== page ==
Prayer service for Question 6 opponents

TOWSON, Md. - At Rock City Church in Towson, the symbols go beyond the cross.  An American flag gets parishioners ready for an all-night prayer service on election eve.

"In Maryland, there's a huge issue going on," said Bishop Bart Pierce.    

Question 6 has Bishop Pierce bringing politics inside the sanctuary.  He has spent time educating his members and perhaps influencing their beliefs, using a recent case to try and further his argument.

"You tell me what I do with my grandchildren when they see men with boys and then a man goes to jail because there's men and boys," said Bishop Pierce.    

The bishop is referring to the child sex abuse scandal at Penn State.  On the other side of the issue, Governor Martin O'Malley said granting same-sex couples a marriage license is a civil right.

"The bill that is before the voters on referendum of Question 6 protects religious freedom and protects every child's home equally under the law.  It's called justice; it's called fairness," said Governor O'Malley.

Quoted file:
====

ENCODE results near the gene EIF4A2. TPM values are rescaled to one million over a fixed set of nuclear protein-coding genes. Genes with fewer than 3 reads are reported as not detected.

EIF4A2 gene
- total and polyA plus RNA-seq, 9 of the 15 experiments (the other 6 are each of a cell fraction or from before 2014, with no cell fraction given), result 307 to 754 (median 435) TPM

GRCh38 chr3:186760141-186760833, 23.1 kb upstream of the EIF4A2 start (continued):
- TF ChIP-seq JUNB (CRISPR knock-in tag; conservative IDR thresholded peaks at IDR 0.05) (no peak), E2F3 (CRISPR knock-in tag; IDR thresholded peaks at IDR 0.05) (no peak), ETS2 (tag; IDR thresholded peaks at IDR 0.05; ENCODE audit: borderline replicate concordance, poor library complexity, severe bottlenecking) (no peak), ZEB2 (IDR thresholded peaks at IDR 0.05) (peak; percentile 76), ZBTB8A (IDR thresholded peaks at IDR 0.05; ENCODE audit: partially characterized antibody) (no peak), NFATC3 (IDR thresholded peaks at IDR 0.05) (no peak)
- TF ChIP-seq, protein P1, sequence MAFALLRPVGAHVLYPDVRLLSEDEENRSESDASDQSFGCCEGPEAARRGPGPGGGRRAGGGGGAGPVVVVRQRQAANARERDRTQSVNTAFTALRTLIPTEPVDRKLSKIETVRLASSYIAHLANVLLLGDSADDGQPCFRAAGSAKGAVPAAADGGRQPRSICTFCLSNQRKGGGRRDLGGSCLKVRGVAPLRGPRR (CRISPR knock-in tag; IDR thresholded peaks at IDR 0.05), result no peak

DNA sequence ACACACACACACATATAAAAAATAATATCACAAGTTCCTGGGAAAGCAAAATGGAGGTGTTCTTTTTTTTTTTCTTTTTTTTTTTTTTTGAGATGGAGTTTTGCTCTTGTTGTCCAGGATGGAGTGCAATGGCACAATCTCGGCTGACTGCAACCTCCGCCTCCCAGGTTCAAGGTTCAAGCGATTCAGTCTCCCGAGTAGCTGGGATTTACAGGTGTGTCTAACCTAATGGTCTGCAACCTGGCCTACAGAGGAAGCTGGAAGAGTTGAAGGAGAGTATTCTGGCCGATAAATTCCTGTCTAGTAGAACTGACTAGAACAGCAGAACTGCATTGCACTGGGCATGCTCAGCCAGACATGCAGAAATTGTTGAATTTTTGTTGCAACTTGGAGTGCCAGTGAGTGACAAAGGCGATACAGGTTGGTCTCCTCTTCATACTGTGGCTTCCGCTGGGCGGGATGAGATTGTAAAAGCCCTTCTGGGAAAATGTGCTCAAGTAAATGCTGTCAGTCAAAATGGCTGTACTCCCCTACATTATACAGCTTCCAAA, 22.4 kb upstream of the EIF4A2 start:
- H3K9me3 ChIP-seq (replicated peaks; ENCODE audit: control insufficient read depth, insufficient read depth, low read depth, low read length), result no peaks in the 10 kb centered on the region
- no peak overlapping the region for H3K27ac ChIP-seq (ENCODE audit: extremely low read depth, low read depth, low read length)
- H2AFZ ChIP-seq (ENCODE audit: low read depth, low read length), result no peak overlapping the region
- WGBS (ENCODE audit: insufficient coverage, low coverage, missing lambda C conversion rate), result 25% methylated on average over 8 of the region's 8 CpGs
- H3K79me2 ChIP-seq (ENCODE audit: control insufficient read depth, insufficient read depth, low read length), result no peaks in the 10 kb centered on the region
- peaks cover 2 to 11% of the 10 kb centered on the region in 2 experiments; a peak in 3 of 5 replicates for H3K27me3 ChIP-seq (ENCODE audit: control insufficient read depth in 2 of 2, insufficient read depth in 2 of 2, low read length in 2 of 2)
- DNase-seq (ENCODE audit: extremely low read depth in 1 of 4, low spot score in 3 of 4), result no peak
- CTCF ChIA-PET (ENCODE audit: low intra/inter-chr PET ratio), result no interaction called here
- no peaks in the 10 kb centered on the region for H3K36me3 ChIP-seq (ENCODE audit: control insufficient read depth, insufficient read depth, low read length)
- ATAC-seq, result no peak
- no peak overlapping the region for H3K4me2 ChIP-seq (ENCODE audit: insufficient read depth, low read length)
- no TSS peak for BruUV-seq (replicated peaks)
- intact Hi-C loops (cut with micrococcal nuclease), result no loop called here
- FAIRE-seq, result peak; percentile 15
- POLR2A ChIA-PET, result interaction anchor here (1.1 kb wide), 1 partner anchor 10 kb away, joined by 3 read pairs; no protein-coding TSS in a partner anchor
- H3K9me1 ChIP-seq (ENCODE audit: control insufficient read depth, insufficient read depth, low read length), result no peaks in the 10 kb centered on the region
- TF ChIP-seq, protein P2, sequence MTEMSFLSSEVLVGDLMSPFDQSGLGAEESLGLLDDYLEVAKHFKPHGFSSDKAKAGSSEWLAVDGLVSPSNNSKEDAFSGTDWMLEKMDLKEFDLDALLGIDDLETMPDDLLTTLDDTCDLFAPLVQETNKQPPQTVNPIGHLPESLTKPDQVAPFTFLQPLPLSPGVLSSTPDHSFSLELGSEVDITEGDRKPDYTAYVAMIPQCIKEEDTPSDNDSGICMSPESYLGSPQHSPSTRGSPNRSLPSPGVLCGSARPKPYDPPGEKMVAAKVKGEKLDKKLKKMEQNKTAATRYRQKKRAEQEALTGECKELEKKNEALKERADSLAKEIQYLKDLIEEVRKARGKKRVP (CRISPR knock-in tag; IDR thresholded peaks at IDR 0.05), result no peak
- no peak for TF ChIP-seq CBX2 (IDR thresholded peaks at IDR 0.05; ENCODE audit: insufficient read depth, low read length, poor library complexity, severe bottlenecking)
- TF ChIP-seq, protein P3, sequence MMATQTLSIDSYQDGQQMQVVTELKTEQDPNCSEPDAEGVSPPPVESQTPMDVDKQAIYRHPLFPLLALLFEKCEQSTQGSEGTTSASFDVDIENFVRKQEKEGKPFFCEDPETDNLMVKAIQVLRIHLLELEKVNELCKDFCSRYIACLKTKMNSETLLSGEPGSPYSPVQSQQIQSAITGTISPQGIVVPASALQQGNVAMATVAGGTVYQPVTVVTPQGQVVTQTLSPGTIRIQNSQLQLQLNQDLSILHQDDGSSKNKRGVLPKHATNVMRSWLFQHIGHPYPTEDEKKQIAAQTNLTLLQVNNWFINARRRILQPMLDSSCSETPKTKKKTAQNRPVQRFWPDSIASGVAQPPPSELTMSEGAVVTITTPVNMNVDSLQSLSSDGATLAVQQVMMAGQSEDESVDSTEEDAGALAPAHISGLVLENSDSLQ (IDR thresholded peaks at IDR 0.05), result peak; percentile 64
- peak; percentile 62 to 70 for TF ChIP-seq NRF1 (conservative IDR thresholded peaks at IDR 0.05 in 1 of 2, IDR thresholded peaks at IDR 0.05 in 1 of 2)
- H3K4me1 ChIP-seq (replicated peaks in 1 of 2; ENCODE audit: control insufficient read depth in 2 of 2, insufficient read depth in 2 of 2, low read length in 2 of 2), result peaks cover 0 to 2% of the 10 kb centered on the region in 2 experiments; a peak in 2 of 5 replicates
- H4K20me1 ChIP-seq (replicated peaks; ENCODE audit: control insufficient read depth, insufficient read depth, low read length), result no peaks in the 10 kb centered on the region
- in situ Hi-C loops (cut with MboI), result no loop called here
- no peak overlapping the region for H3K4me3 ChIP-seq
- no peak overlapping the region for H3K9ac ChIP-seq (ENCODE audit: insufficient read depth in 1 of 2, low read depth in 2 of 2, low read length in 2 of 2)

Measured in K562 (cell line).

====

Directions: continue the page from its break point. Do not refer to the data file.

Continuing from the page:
The measure allows clergy to opt out of marrying gay and lesbian couples.  Opponents of Question 6 say they collected more than double the number of signatures required to push it to a referendum.  But, voters appear to be split on the issue that has the nation watching Maryland polls.

"We can't take the beliefs and practices of a few people and push that over on the majority and say this is the way we should change and redefine something so foundational like marriage," said Bishop Pierce.

"We are going to reject the horrific lies and scare tactics that our opposition pushed upon the voters election after election," said Chad Griffin, President, Human Rights Campaign. 

Same-sex marriage has been rejected in all 32 states in which it has been on the ballot.

If Maryland voters say yes, it will go into effect on January 1st.

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